On the basis of the two-dimensional coordinates picked up from the projection images, a search is carried out to locate the points in the images taken by the cameras, step 25. A certain area, e.g. a window or circle, is formed around the point, whereupon this area is searched to locate the point. The size of the area is defined beforehand. The point thus found in the image can be connected to the calculated point in the projection image. The points thus established constitute a pair of corresponding points, from which the actual three-dimensional coordinates of the point are computed. This is repeated for all points illuminated by the illuminator.
The measured actual three-dimensional coordinates are stored into the memory of the data system, step 26. After this, a check is performed to determine whether it is necessary to measure further points, step 27. If the points have to be shifted to measure additional points, then the procedure is resumed at step 23. Otherwise the measurement is terminated, step 28.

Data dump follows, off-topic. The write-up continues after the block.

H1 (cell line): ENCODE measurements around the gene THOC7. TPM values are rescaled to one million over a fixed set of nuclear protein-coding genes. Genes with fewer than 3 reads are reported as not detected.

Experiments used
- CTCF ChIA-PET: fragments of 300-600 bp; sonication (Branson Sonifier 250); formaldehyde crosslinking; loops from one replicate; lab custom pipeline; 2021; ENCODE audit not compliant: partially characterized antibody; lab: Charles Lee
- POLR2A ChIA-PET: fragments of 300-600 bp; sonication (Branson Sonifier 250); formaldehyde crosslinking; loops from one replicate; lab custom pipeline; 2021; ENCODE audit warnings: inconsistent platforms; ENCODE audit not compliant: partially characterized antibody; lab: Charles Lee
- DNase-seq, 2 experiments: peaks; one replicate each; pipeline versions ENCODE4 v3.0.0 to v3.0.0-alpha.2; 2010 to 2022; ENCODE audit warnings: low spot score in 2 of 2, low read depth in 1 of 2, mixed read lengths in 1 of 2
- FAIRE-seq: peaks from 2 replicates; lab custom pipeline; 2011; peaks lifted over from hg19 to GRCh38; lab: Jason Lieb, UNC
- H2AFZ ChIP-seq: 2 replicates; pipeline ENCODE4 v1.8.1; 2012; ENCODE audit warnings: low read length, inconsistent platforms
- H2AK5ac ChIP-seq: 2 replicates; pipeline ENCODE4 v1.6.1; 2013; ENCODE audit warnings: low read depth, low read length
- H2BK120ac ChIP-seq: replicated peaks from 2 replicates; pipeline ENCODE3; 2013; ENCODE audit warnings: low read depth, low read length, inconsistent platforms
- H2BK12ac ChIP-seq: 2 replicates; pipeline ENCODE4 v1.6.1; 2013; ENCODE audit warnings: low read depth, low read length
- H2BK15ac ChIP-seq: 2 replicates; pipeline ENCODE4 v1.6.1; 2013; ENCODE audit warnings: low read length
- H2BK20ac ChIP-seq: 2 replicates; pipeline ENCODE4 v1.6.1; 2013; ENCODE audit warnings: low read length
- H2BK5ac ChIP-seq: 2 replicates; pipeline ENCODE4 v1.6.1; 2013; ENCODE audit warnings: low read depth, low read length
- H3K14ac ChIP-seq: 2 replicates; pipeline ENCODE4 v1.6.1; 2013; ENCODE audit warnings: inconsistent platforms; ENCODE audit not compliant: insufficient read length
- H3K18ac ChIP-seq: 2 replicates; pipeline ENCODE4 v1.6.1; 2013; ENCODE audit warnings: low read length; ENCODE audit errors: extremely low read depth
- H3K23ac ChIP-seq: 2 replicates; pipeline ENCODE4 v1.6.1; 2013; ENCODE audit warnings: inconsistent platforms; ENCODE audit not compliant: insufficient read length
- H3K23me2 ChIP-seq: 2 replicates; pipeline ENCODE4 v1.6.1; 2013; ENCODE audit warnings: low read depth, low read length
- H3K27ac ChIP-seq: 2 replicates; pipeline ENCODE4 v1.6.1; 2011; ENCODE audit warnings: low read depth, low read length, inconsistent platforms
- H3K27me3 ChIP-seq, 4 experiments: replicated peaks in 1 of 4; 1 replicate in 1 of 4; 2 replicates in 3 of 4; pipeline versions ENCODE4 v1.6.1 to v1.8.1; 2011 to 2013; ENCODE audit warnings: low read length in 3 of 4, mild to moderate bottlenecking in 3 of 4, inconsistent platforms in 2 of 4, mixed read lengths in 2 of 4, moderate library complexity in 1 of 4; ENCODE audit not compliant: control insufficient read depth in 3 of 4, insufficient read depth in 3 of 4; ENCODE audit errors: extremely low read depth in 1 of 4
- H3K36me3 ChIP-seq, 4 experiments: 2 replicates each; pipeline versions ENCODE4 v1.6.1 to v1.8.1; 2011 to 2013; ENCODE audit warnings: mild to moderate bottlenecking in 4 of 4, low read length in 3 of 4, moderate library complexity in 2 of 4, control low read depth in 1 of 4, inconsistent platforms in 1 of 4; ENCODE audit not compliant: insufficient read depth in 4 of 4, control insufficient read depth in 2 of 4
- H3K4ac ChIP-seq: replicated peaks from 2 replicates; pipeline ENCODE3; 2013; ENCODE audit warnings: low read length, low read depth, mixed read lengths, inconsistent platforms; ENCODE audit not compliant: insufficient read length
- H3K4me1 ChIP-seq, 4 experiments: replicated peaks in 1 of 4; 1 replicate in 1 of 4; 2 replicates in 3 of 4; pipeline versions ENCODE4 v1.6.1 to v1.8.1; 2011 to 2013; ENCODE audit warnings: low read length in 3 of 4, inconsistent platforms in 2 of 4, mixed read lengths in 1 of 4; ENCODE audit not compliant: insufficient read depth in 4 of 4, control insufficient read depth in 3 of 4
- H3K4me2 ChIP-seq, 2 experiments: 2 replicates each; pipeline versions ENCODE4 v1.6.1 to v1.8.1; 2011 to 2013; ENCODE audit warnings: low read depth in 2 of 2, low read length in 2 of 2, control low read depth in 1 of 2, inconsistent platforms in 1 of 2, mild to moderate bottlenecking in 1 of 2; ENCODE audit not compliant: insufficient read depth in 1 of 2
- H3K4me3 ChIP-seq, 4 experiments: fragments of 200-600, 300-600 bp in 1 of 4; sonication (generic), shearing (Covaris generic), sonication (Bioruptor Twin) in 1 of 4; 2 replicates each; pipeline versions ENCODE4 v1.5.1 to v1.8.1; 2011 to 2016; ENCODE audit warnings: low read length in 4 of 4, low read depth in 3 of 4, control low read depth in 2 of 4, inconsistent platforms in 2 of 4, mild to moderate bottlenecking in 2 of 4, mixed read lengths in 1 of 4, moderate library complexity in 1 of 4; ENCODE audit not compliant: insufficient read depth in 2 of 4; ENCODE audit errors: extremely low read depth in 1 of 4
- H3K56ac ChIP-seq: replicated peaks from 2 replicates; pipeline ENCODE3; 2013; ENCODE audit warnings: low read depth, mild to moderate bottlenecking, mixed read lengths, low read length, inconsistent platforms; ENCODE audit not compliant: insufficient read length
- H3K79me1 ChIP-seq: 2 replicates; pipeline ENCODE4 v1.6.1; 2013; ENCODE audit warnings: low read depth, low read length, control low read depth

FIG. 3 visualizes the operation of the system 1 presented in FIG. 1. In FIG. 3, points are illuminated on the surface of an object 31 by an illuminator LASER. In the figure, cameras CAM1 and CAM2 are represented as the images produced by them. By means of the data system, projections are calculated for both cameras from the three-dimensional model of the object 31. From the projection images, the position of the selected point can be calculated with reasonable accuracy, because typically the deviation of shape between the object to be measured and the designed model is small. This point is reflected to the cameras CAM1 and CAM2 as shown by vector K1. As the illuminator LASER produces a matrix illuminating several points simultaneously, other points are also visible in the images. In FIG. 3, such a point is reflected to the cameras as shown by vector K2.